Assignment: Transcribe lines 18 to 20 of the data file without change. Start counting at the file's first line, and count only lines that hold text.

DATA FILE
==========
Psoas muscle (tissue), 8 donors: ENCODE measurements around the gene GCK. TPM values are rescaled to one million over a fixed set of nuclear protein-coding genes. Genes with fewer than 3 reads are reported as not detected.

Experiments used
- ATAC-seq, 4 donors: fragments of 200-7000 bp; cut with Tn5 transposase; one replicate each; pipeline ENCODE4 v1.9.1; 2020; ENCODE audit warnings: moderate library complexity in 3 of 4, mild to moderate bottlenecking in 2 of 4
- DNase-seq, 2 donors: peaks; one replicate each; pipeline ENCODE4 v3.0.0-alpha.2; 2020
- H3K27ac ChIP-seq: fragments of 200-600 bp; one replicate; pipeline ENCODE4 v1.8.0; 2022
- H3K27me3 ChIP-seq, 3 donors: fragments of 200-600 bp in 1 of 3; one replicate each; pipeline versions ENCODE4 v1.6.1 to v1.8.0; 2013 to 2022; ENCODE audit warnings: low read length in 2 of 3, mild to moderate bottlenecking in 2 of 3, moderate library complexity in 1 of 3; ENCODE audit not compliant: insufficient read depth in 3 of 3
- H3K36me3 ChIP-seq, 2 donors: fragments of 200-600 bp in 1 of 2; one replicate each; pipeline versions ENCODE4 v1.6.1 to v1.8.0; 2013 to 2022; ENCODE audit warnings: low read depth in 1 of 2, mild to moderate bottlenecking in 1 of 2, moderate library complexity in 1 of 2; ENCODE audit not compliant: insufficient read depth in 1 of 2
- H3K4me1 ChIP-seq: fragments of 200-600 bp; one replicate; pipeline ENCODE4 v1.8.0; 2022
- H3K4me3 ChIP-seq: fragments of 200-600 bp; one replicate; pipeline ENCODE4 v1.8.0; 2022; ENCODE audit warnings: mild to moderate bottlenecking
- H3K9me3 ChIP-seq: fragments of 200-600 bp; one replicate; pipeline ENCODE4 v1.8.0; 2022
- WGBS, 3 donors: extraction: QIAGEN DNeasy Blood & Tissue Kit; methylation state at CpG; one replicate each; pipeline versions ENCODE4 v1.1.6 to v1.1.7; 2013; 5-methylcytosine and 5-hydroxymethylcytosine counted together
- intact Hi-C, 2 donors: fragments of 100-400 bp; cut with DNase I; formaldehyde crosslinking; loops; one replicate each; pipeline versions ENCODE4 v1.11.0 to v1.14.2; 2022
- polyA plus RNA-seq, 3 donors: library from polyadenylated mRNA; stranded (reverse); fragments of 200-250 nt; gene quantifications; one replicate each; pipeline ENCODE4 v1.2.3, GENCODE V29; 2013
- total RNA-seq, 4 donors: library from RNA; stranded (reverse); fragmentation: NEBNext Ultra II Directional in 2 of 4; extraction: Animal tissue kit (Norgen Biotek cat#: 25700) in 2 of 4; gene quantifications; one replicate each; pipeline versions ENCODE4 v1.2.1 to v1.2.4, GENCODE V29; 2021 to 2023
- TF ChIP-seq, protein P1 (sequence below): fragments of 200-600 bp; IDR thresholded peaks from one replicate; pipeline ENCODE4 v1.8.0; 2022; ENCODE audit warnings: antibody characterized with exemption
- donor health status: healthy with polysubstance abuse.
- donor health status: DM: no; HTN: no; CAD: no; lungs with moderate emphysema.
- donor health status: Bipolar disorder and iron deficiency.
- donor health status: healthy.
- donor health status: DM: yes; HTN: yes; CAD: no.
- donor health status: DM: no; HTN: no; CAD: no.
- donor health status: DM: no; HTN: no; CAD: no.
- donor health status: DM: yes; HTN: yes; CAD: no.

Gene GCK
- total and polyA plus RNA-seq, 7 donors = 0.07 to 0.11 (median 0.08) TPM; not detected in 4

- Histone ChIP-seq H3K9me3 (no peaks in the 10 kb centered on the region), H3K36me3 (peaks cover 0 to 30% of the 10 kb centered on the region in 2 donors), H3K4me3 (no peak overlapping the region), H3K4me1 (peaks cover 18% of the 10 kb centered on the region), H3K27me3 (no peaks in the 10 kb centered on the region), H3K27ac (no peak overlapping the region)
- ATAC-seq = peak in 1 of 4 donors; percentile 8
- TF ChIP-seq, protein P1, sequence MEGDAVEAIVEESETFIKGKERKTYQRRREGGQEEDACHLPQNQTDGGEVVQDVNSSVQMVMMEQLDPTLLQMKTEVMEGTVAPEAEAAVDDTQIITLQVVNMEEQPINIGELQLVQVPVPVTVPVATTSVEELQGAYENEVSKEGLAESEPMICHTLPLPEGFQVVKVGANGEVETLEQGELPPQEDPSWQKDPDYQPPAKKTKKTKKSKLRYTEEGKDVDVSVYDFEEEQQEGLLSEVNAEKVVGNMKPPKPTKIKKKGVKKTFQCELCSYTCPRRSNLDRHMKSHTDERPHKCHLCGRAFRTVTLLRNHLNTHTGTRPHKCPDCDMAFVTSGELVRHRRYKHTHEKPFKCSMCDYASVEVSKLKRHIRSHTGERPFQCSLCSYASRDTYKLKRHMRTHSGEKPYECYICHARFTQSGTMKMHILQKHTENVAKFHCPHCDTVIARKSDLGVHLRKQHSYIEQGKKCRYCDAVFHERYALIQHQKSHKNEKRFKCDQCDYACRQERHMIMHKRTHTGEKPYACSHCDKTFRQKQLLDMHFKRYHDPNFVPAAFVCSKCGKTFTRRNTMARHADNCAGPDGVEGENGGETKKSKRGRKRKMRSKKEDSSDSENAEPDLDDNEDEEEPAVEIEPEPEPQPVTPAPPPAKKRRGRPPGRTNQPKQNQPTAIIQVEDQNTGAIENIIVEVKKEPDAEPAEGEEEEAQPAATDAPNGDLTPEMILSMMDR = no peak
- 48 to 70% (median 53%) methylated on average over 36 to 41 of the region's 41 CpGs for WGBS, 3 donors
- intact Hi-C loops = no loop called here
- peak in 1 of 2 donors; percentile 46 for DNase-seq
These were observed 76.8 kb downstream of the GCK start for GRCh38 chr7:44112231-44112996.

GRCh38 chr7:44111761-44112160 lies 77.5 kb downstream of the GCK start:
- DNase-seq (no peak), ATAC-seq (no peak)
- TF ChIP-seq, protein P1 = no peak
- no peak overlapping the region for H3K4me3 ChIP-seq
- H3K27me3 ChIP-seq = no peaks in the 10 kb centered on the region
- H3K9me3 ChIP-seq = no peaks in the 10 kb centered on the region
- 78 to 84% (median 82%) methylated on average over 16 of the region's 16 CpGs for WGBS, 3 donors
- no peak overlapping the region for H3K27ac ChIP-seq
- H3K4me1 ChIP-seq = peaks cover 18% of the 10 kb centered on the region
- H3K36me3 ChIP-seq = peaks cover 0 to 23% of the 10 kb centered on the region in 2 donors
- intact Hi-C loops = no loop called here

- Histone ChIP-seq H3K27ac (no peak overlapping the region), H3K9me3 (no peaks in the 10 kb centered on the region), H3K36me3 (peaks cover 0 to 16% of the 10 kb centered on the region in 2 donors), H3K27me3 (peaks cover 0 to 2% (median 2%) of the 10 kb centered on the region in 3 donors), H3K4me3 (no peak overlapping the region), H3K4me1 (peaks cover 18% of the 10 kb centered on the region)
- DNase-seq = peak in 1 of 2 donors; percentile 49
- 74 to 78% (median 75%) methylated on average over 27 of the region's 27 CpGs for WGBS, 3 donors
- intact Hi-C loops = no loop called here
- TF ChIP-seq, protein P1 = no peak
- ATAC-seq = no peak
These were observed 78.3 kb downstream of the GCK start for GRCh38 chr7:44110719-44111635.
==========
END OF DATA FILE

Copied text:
- donor health status: Bipolar disorder and iron deficiency.
- donor health status: healthy.
- donor health status: DM: yes; HTN: yes; CAD: no.